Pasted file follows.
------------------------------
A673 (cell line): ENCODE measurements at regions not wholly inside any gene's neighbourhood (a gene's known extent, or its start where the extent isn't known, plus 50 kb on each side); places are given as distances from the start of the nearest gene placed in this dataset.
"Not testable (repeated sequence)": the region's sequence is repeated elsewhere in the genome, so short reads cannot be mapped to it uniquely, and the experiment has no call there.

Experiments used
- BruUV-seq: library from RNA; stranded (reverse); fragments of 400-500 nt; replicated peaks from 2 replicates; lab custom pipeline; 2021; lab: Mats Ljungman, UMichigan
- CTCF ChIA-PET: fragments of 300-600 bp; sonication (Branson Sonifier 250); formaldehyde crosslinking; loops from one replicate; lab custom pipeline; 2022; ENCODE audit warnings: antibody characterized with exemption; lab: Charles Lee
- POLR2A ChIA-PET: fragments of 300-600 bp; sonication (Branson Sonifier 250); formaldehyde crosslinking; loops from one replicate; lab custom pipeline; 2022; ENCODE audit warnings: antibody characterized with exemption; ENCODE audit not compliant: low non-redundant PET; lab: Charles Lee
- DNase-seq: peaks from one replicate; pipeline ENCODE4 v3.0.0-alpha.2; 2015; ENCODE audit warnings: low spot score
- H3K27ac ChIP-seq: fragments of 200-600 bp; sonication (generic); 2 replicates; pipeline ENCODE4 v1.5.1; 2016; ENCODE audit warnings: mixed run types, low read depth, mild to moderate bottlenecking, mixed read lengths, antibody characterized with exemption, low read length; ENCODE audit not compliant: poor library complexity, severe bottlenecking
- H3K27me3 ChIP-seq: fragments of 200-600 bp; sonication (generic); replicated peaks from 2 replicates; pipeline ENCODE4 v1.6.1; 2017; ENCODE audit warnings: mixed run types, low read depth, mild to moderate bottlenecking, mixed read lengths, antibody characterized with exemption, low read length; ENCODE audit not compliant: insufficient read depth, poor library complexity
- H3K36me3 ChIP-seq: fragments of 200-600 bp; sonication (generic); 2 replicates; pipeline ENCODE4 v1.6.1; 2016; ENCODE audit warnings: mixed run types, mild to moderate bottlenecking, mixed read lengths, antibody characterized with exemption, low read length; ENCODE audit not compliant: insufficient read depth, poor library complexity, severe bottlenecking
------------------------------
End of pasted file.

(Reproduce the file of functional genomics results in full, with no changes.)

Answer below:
A673 (cell line): ENCODE measurements at regions not wholly inside any gene's neighbourhood (a gene's known extent, or its start where the extent isn't known, plus 50 kb on each side); places are given as distances from the start of the nearest gene placed in this dataset.
"Not testable (repeated sequence)": the region's sequence is repeated elsewhere in the genome, so short reads cannot be mapped to it uniquely, and the experiment has no call there.

Experiments used
- BruUV-seq: library from RNA; stranded (reverse); fragments of 400-500 nt; replicated peaks from 2 replicates; lab custom pipeline; 2021; lab: Mats Ljungman, UMichigan
- CTCF ChIA-PET: fragments of 300-600 bp; sonication (Branson Sonifier 250); formaldehyde crosslinking; loops from one replicate; lab custom pipeline; 2022; ENCODE audit warnings: antibody characterized with exemption; lab: Charles Lee
- POLR2A ChIA-PET: fragments of 300-600 bp; sonication (Branson Sonifier 250); formaldehyde crosslinking; loops from one replicate; lab custom pipeline; 2022; ENCODE audit warnings: antibody characterized with exemption; ENCODE audit not compliant: low non-redundant PET; lab: Charles Lee
- DNase-seq: peaks from one replicate; pipeline ENCODE4 v3.0.0-alpha.2; 2015; ENCODE audit warnings: low spot score
- H3K27ac ChIP-seq: fragments of 200-600 bp; sonication (generic); 2 replicates; pipeline ENCODE4 v1.5.1; 2016; ENCODE audit warnings: mixed run types, low read depth, mild to moderate bottlenecking, mixed read lengths, antibody characterized with exemption, low read length; ENCODE audit not compliant: poor library complexity, severe bottlenecking
- H3K27me3 ChIP-seq: fragments of 200-600 bp; sonication (generic); replicated peaks from 2 replicates; pipeline ENCODE4 v1.6.1; 2017; ENCODE audit warnings: mixed run types, low read depth, mild to moderate bottlenecking, mixed read lengths, antibody characterized with exemption, low read length; ENCODE audit not compliant: insufficient read depth, poor library complexity
- H3K36me3 ChIP-seq: fragments of 200-600 bp; sonication (generic); 2 replicates; pipeline ENCODE4 v1.6.1; 2016; ENCODE audit warnings: mixed run types, mild to moderate bottlenecking, mixed read lengths, antibody characterized with exemption, low read length; ENCODE audit not compliant: insufficient read depth, poor library complexity, severe bottlenecking